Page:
Busulfan and Melphalan vs Carboplatin, Etoposide, and Melphalan in High-Risk Neuroblastoma

Key Points

  • In patients with high-risk neuroblastoma and adequate disease response to induction therapy, busulfan and melphalan improved event-free survival compared with carboplatin, etoposide, and melphalan.
  • Busulfan and melphalan was associated with a lower risk of severe toxicity.

In a phase III trial reported in The Lancet Oncology, Ladenstein et al found that high-dose chemotherapy with busulfan and melphalan vs carboplatin, etoposide, and melphalan was associated with an improved event-free survival in patients with high-risk neuroblastoma and adequate disease response to induction therapy.

Study Details

In the open-label trial, 598 patients aged 1 to 20 years from 128 sites in 18 countries were randomized between June 2002 and October 2010 to receive busulfan and melphalan (n = 296) or carboplatin, etoposide, and melphalan (n = 302). Patients had completed an induction regimen with cisplatin, carboplatin, cyclophosphamide, vincristine, and etoposide with or without topotecan, vincristine, and doxorubicin, with adequate disease response.

The busulfan and melphalan regimen initially consisted of oral busulfan at 150 mg/m² given on 4 days consecutively in 4 equal doses, with a switch in November 2007 to intravenous busulfan at 0.8 to 1.2 mg/kg/dose for 16 doses, with melphalan at 140 mg/m² given 24 hours after busulfan. The carboplatin, etoposide, and melphalan regimen consisted of carboplatin AUC = 4.1/d for 4 days via continuous infusion, etoposide continuous infusion of 338 mg/m²/d for 4 days, and melphalan at 70 mg/m²/d for 3 days. Stem cell rescue was given after the last dose of chemotherapy, and all patients received local radiotherapy to the primary tumor site followed by maintenance therapy. The primary endpoint was 3-year event-free survival in the intent-to-treat population.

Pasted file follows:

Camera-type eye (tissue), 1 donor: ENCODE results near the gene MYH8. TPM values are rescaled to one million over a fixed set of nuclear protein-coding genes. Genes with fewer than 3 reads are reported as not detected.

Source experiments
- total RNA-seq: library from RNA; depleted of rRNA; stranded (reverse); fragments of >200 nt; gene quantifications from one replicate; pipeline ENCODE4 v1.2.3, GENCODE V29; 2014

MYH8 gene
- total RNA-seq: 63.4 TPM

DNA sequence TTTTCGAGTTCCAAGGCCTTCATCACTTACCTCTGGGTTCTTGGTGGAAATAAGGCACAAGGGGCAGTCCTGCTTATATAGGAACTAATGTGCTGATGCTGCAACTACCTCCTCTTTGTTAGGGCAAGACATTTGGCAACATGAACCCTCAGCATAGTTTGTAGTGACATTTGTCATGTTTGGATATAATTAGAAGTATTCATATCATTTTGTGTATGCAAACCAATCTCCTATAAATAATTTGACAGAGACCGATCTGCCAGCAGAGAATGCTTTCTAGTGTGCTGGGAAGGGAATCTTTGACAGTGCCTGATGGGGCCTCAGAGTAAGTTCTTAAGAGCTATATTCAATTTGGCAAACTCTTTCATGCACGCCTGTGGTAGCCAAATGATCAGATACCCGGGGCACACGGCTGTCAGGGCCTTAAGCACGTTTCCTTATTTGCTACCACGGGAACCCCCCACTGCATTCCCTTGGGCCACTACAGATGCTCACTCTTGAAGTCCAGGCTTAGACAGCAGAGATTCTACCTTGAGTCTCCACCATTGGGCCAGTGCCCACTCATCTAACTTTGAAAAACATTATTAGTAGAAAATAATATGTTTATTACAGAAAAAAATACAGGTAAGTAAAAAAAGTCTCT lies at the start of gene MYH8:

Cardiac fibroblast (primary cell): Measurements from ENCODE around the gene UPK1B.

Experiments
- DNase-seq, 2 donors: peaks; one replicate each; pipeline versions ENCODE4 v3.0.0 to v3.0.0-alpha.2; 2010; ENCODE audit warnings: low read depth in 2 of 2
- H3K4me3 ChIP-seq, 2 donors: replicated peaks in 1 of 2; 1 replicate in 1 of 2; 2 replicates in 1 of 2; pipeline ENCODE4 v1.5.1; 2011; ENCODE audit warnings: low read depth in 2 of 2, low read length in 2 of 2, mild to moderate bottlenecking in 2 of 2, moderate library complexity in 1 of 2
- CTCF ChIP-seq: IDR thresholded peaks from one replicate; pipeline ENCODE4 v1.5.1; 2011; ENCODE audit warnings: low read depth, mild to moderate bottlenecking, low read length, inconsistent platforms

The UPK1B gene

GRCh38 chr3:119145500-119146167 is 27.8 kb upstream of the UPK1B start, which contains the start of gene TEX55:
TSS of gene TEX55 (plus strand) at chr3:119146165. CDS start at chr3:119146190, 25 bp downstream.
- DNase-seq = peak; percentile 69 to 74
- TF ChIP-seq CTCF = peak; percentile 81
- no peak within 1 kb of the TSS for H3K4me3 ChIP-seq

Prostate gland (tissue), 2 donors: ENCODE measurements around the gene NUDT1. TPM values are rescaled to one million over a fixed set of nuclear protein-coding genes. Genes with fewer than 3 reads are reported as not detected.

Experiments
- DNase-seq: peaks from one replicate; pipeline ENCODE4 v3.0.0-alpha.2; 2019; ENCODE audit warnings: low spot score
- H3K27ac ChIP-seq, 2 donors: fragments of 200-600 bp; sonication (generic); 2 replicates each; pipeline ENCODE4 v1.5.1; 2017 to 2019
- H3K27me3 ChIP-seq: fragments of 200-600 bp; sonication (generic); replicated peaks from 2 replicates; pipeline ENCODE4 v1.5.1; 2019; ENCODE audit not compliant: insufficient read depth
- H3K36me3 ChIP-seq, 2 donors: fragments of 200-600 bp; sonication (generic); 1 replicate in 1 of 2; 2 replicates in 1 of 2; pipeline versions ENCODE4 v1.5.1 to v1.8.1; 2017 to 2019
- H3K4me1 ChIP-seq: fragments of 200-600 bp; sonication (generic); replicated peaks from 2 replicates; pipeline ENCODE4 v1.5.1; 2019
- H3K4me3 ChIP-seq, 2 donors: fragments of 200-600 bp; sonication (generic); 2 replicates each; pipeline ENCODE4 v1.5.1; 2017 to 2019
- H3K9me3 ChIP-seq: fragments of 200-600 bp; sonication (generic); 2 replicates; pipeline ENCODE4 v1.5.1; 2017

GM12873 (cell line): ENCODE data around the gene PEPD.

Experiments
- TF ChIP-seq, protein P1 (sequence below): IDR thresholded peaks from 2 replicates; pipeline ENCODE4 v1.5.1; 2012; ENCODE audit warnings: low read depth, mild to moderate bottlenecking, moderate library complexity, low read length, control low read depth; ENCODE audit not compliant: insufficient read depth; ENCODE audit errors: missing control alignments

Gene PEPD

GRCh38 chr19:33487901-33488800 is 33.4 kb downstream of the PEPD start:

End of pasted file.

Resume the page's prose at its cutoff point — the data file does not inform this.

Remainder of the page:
Event-Free Survival

Median follow-up was 7.2 years. Three-year event-free survival was 50% (95% confidence interval [CI] = 45%–56%) in the busulfan and melphalan group vs 38% (95% CI = 32%–43%) in the carboplatin, etoposide, and melphalan group (P = .0005). Five-year event-free survival was 45% vs 33% (overall P =.0005), and 5-year overall survival was 54% vs 41% (overall P = .0010).

Toxicity

Severe life-threatening toxicity consisting of transplantation-related mortality or need for intensive care in the first 100 days after high-dose chemotherapy occurred in 4% of the busulfan and melphalan group and 10% of the carboplatin, etoposide, and melphalan group. The most frequent grade 3 and 4 adverse events were general condition (ie, bedridden and in need of care or in intensive care and very sick; 26% vs 38%), infection (19% vs 27%), and stomatitis (49% vs 59%). Bearman grade 1 to 3 pulmonary toxicity occurred in 5% vs 10% and Bearman grade 1 to 3 veno-occlusive disease occurred in 22% vs 9%.

The investigators concluded: “Busulfan and melphalan improved event-free survival in children with high-risk neuroblastoma with an adequate response to induction treatment and caused fewer severe adverse events than did carboplatin, etoposide, and melphalan. Busulfan and melphalan should thus be considered standard high-dose chemotherapy and ongoing randomised studies will continue to aim to optimise treatment for high-risk neuroblastoma.”

The study was funded by a European Commission 5th Framework Grant and the St. Anna Kinderkrebsforschung.

Ruth Ladenstein, MD, of Children’s Cancer Research Institute–S2IRP, Vienna, is the corresponding author of The Lancet Oncology article.

The content in this post has not been reviewed by the American Society of Clinical Oncology, Inc. (ASCO®) and does not necessarily reflect the ideas and opinions of ASCO®.


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